NEW YORK CITY - A small residential neighborhood in the heart of Brooklyn has seen a worrisome increase in novel coronavirus cases, Mayor Bill de Blasio said Wednesday.

Sunset Park's 228 positive cases spurred the city to launch a hyperlocal attack on the spread of COVID-19, which will include increased testing and outreach, according to the mayor. 

"This is a wonderful, vibrant community where we're seeing an uptick," de Blasio said. "When we see any kind of trend that's unusual, that's when you double down." 

The 228 positives come from about 3,300 tests conducted over the past two weeks in Sunset Park, which now has about a 7 percent infection rate, well beyond the citywide average of 1 percent. 

City officials remain uncertain what caused the COVID-19 case increase and where exactly they are rooted, as residents might have come from neighboring areas to be tested in Sunset Park, de Blasio warned. 

Of 104 COVID-19 cases in Sunset Park on July 29, 80 completed NYC Test + Trace's intake process and provided 130 contacts, said Test + Trace Corps Chief Equity Officer Annabel Palma.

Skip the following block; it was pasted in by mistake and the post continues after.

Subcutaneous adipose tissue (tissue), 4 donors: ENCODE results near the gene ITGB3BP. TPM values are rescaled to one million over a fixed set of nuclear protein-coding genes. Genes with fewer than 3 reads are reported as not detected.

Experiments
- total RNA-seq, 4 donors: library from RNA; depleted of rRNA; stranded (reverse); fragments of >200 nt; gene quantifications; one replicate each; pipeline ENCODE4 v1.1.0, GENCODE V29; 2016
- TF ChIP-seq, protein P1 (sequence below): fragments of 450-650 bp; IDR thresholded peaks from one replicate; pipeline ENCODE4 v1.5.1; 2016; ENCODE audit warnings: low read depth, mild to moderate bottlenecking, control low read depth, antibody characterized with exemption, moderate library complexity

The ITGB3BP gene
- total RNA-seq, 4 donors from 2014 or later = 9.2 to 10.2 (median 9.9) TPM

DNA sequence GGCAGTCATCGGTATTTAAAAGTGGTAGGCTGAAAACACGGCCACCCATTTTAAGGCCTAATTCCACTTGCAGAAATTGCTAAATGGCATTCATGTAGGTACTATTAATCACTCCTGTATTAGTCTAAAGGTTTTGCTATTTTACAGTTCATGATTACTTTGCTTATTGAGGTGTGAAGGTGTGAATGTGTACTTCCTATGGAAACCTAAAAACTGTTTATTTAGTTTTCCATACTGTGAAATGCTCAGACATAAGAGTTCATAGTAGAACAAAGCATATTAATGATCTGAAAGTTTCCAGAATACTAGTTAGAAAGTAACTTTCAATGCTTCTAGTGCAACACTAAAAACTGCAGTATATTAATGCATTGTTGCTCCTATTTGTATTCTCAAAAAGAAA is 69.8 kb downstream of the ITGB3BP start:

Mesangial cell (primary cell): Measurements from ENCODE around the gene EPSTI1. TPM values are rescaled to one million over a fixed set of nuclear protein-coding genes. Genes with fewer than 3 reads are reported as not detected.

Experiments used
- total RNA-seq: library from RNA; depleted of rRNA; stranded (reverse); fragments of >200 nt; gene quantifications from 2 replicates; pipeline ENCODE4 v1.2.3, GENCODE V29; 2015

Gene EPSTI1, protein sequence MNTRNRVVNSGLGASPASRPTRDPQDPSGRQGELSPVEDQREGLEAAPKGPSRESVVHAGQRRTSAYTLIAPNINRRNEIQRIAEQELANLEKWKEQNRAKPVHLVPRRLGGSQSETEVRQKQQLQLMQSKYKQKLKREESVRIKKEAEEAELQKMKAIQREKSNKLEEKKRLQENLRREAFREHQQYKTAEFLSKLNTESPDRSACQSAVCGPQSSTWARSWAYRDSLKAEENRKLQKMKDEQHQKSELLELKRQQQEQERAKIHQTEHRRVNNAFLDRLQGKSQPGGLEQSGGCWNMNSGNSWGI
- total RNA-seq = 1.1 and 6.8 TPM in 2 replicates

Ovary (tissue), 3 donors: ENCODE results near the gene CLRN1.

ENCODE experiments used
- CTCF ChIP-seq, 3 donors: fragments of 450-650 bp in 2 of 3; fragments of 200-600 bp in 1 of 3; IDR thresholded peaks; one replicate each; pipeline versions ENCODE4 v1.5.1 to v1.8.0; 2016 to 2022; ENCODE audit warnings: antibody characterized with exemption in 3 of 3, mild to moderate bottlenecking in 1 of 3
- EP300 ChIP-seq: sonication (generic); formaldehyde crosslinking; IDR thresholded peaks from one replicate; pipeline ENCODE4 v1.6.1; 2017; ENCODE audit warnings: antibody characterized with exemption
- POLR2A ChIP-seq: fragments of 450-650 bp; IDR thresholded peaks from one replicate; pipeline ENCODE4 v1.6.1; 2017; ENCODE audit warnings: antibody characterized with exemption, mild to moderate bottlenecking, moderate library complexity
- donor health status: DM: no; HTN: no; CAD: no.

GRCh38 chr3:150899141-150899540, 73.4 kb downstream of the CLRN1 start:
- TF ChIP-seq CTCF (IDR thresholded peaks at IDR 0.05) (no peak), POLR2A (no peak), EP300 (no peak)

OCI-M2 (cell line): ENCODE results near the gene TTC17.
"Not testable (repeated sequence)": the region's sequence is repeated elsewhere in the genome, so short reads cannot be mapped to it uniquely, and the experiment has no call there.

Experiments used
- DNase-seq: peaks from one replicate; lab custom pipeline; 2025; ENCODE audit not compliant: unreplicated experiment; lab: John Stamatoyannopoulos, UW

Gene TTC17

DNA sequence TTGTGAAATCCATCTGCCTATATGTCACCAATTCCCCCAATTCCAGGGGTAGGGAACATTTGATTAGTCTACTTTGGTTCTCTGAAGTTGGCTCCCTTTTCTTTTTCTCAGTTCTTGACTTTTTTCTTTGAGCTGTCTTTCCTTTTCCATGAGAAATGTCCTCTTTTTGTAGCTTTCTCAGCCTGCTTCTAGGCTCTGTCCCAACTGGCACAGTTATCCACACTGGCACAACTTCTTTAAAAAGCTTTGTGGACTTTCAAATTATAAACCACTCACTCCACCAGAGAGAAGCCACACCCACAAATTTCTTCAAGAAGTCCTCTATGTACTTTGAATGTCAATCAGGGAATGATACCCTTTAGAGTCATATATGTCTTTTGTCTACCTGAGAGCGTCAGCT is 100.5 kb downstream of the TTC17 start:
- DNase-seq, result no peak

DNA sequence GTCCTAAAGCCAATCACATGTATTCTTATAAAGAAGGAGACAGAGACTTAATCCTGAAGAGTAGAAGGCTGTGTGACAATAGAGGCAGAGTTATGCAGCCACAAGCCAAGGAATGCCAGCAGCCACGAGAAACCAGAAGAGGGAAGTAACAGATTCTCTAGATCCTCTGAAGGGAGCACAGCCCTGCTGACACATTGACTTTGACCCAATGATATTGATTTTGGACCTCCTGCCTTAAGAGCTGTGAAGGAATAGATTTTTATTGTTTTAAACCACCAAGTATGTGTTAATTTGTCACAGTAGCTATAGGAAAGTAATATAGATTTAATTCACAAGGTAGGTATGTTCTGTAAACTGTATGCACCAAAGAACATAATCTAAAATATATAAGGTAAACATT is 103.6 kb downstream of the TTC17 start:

Some Sunset Park residents that NY1 spoke to seemed discouraged by the news. Others did not seem to be tremendously surprised.

“It makes me want to stay inside again,” said one resident.

“If you look around, not a lot of people are wearing their masks, and not everyone is social distancing. So it’s not great to hear, but I’m not totally surprised,” said another. 

“I think if you look at the initial hotspot in corona, the demographics are very similar, you know. We have people living in crowded conditions. We have a very large number of essential workers who have no choice about going to work, And they put themselves at risk when other people are not masked," said one park-goer.

The city will "saturate" Sunset Park's 38,000 households with door-knocks and phone calls and to urge them to get tested, officials said. 

Two mobile testing sites will arrive in Sunset Park, the first on the corner of 44th Street and Sixth Avenue 10 a.m. to 4 p.m. Wednesday through Friday and all next week, the second at Brooklyn Herald Gospel Center at 809 44th St. this weekend during the same hours. 

"We're going to send a lot of support," de Blasio said. "We are going to be focused when we see even a warning light."